Coffee; the worldwide known and loved beverage has been a part of our history and numerous cultures for centuries. Nowadays, coffee has become an indispensable part of every person’s life to such an extent that a day without coffee is unthinkable. And, of course, I was part of the coffeeholics of the world, until I decided that coffee needs to go. Therefore, I have decided to share my story about quitting coffee and what is the true face of coffee withdrawal.
But, before we jump into the story itself, make sure to hop over to this paper writing service for some help in case you are struggling with due-to papers and essays. Sometimes not even a whole jug of coffee can help you write, so make sure to use the advantages of the Internet and look into their services and offers.
It was the first day of my coffee-quitting mission, and I felt great. I didn’t have to spend a lot of money on coffee that day, so I decided to treat myself with a fancy lunch (one of the benefits of quitting coffee; you’ll save up). As the day went by, I started to feel some pressure in the back of my head, but I thought it’s the work stress and being overwhelmed by tasks that caused such a strange feeling. However, I was very wrong.
The main symptoms of coffee withdrawal are, amongst others, headaches. Since caffeine causes blood vessels in the brain to narrow, the blood flow slows down. If you used to drink coffee regularly, and all of a sudden stopped, as I did, you are enabling the vessels to open up, hence the increase of blood flow to the brain; meaning, headache.
My headache during the first day was quite mild, but the next few days it became unbearable. Even the pain-relieving medications didn’t quite help, as caffeine helps increase their efficiency, and without caffeine, their effectiveness is quite low. One way I could have avoided such a painful withdrawal in the first few days was by simply limiting my coffee intake. This means that instead of drinking four cups of coffee, I would drink three, and so on until I drink none. The gradual caffeine reduction is much healthier for your body as it is less invasive.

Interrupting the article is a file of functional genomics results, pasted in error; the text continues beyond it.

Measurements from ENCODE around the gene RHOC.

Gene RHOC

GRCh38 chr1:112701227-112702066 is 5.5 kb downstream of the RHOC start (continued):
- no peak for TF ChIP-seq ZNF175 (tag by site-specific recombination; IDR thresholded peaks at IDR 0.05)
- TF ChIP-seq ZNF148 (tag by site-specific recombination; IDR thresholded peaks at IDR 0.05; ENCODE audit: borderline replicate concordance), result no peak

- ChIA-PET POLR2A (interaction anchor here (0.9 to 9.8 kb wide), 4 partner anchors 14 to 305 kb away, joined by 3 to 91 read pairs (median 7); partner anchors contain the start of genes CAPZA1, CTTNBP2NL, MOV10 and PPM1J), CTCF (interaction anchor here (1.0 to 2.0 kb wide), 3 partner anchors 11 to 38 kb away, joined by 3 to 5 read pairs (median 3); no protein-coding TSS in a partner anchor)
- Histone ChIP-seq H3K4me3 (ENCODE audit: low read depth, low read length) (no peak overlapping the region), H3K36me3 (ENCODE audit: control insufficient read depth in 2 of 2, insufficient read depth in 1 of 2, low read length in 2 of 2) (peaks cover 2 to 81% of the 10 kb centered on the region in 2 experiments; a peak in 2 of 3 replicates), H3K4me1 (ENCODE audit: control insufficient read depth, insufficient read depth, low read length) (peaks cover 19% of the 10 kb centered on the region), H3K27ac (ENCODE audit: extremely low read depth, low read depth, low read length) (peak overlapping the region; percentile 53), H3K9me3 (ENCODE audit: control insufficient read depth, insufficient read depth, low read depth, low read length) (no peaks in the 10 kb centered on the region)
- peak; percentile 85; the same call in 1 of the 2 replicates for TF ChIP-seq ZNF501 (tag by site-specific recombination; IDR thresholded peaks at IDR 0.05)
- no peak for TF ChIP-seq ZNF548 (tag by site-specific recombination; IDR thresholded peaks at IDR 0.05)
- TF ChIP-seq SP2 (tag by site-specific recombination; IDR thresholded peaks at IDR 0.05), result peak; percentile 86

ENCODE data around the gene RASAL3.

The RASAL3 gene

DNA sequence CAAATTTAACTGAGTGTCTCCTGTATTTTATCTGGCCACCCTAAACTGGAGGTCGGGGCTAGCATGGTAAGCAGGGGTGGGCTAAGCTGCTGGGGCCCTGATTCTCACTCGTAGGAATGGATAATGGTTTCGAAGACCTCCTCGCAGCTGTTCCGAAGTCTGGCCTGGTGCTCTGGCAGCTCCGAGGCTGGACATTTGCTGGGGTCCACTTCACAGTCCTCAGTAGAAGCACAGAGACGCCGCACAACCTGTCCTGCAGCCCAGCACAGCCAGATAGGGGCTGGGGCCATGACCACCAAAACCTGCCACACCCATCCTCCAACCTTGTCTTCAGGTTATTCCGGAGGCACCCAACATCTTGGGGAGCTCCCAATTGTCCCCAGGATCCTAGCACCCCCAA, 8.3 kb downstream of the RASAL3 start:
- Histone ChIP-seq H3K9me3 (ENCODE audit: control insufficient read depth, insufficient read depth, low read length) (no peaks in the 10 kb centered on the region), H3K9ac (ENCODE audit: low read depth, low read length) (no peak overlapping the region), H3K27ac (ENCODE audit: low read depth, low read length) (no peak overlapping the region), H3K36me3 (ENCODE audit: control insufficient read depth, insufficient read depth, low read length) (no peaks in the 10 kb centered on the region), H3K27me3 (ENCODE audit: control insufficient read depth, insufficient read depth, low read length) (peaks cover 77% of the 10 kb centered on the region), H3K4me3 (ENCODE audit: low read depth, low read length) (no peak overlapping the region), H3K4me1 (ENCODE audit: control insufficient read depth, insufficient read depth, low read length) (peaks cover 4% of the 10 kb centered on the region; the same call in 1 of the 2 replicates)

Anxiety and Irritability
Even while I was drinking coffee, my anxiety level was quite high; I always worried about the work I had to complete and other, usually trivial things that caused me distress. However, I thought caffeine might have been the cause of my anxiety, but that wasn’t the case. Once I stopped drinking coffee, I got to experience the true meaning of anxiety.
One’s body can quickly become dependent on coffee, mentally and psychologically, which causes feelings of anxiety. If you have suffered from anxiety before quitting coffee, chances are, your anxiety levels are going to increase substantially. To combat this issue, it is important not to cut sugar from your diet, as sugar decrease in your body can make the anxiety even worse.